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Kotare 1/32 Spitfire Mk.Ia (Mid), with Mk.I (Early) and Mk.Va announced


John Stambaugh
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You will commonly sell more kits of a topic that has never been covered because most modellers buy a model of X, Y or Z but do not care if the model has that accuracy issue and even if it has one slight drawback or assembly issue.

However, it looks that rule does not apply to other media than injected plastic. Multimedia kits are finally quite obscure and only attracts a very small minority of modellers for various reasons. From a global market perspective, it looks the existence of a vac or resin kit has a very small impact on the sales of a plastic kit.

Otherwise, you need to improve incredibly the level to push the ones who already have a model of the same plane to get another one. One example can be the Revell, Trumpeter and Tamiya Corsair F4U-1. Or the Revell from 1969 and 2022 Kotare Spitfire Mk.1!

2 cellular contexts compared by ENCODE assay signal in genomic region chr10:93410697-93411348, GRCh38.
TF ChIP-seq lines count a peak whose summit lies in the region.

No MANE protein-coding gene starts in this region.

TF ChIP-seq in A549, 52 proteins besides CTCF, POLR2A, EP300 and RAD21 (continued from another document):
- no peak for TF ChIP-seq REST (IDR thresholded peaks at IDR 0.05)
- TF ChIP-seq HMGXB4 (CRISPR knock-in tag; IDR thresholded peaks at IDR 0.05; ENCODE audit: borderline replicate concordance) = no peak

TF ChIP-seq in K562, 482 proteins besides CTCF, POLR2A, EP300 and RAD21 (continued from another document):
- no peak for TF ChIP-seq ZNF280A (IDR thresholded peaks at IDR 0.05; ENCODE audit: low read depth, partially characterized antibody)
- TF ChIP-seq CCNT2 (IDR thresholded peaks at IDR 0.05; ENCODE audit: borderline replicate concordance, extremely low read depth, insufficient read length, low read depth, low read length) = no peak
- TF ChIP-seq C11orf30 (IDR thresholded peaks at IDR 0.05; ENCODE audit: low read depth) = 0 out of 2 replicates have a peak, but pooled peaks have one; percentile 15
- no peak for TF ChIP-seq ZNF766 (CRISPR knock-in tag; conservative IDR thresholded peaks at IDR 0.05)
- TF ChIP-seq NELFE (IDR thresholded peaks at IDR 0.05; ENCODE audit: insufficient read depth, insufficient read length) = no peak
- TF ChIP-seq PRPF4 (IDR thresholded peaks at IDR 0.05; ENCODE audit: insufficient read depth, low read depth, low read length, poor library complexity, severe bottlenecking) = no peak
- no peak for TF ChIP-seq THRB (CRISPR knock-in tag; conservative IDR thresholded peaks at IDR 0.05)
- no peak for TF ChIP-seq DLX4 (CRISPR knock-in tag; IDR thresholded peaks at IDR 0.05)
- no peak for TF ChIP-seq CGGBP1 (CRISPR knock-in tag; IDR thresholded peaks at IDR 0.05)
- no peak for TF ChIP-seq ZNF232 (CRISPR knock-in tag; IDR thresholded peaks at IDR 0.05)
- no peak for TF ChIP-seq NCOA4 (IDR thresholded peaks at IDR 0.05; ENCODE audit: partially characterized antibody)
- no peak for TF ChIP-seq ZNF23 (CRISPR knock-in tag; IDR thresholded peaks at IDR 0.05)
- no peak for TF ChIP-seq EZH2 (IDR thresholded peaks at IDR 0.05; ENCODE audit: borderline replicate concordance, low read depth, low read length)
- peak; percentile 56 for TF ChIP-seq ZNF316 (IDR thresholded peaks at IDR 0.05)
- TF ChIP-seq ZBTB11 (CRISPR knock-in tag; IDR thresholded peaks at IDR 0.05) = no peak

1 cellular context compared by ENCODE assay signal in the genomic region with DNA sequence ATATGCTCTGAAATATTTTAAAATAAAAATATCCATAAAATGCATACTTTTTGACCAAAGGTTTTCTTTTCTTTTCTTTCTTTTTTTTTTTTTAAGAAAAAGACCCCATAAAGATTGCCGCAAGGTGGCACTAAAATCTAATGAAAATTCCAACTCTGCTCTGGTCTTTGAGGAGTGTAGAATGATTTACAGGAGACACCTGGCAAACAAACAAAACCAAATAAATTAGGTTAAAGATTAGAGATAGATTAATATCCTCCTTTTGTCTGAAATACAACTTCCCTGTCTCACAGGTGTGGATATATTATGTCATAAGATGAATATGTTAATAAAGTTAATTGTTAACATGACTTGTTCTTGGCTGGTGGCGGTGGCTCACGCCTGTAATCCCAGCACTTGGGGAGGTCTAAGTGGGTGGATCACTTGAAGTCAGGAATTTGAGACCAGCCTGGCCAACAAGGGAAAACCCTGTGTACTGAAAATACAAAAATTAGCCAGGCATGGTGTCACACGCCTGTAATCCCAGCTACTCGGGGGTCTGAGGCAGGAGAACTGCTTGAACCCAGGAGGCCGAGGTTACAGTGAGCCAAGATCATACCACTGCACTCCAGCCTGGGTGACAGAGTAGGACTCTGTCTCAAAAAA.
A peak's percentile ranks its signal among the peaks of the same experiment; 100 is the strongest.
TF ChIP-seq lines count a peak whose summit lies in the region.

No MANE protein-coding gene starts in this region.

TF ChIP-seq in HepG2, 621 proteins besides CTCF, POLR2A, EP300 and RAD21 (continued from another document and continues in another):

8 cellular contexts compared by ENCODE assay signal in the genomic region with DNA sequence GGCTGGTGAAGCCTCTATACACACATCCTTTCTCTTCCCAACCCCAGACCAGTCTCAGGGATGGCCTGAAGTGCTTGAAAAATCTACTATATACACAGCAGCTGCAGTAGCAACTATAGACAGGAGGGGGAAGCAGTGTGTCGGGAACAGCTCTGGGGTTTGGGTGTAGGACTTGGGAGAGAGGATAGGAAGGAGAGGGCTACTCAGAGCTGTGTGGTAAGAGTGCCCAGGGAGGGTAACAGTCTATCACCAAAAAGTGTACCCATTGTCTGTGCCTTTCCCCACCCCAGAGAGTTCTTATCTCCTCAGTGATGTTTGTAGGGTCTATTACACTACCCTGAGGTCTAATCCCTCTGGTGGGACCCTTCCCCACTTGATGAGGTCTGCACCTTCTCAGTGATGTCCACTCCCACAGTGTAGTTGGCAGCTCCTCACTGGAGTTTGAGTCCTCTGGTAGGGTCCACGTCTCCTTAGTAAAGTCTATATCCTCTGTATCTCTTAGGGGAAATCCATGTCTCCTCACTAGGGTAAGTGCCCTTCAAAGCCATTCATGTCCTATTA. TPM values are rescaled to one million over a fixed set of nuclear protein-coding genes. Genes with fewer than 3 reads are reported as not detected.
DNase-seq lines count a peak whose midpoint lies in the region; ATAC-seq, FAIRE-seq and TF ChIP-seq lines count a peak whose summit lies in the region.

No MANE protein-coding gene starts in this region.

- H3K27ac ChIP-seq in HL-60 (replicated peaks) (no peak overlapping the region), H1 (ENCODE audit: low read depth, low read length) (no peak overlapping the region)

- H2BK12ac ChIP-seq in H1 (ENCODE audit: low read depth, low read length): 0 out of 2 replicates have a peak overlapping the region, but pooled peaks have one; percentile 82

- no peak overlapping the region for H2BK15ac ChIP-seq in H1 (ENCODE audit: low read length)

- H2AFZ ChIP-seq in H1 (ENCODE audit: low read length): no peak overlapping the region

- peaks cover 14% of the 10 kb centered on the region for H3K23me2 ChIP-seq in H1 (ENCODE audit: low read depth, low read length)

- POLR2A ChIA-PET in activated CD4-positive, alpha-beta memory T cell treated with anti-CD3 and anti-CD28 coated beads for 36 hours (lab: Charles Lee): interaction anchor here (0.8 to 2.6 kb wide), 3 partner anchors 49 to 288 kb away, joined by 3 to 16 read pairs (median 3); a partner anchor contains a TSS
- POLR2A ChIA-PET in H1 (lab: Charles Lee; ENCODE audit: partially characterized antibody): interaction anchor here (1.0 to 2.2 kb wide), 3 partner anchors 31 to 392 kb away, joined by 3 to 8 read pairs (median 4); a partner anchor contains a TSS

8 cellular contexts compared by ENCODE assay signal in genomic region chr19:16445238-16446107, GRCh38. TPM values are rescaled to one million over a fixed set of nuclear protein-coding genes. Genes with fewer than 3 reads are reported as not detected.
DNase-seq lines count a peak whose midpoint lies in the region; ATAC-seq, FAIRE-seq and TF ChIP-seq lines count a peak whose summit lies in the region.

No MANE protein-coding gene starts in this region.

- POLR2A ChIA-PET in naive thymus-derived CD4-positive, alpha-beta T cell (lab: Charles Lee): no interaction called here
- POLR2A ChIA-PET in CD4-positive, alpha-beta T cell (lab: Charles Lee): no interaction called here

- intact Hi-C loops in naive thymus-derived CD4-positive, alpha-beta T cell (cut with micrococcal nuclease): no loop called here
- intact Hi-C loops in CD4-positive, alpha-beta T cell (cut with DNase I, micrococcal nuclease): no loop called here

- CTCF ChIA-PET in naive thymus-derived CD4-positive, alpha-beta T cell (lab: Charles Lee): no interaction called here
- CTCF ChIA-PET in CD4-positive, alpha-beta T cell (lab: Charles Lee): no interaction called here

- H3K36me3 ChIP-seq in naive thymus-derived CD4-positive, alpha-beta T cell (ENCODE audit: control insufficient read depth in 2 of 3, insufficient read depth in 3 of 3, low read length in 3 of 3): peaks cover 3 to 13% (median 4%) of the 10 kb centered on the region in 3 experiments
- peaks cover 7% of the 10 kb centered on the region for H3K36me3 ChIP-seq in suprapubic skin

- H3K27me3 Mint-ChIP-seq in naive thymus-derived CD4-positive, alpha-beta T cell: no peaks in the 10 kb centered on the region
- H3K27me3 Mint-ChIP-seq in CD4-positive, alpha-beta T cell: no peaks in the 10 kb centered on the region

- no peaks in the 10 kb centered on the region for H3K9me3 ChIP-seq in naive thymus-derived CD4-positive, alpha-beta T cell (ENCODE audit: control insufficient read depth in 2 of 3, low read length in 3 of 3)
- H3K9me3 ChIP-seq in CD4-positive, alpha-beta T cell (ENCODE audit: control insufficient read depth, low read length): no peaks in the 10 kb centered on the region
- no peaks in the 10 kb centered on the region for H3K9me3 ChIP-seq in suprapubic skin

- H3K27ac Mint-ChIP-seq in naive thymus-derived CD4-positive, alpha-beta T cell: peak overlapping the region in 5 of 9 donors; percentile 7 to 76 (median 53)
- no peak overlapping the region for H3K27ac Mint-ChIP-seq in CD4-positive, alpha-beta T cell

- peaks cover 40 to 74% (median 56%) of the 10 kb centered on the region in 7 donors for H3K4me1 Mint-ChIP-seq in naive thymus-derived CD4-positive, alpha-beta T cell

There are many large scale topics that are not that obscure but that are not really well covered or were simply ignored. They were mentioned quite often on LSP: Defiant, Bleinheim, Do-17, Beaufighter, etc. There are topics that would deserve better treatment but I think that if I was in Kotare's shoes I would wait before competing with existing kits (the Ju-87B being one good example).

 

 

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1 hour ago, Kagemusha said: